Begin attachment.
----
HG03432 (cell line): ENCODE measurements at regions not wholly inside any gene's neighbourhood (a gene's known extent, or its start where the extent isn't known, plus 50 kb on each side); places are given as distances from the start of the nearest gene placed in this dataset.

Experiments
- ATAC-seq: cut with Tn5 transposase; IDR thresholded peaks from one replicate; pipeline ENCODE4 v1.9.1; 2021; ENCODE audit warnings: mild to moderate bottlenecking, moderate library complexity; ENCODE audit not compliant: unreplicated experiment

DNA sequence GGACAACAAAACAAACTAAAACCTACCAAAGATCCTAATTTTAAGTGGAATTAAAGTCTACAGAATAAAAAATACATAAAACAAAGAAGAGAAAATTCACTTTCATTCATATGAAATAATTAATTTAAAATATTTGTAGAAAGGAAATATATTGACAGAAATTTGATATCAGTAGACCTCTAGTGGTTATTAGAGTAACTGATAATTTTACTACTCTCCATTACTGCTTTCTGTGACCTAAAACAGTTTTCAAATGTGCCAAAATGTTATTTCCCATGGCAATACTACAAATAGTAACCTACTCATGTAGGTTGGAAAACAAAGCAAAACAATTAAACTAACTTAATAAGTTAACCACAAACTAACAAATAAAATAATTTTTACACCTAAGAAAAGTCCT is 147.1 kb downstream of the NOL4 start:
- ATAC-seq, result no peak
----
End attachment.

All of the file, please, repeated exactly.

HG03432 (cell line): ENCODE measurements at regions not wholly inside any gene's neighbourhood (a gene's known extent, or its start where the extent isn't known, plus 50 kb on each side); places are given as distances from the start of the nearest gene placed in this dataset.

Experiments
- ATAC-seq: cut with Tn5 transposase; IDR thresholded peaks from one replicate; pipeline ENCODE4 v1.9.1; 2021; ENCODE audit warnings: mild to moderate bottlenecking, moderate library complexity; ENCODE audit not compliant: unreplicated experiment

DNA sequence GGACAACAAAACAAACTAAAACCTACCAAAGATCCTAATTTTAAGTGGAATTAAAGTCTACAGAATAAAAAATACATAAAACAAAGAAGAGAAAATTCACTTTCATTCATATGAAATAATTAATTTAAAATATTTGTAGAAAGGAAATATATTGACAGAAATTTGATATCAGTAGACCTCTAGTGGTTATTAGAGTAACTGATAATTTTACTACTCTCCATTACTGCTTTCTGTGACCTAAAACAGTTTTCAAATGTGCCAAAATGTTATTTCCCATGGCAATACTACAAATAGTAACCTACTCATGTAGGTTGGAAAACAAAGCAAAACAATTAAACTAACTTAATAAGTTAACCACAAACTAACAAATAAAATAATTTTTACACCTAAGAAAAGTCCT is 147.1 kb downstream of the NOL4 start:
- ATAC-seq, result no peak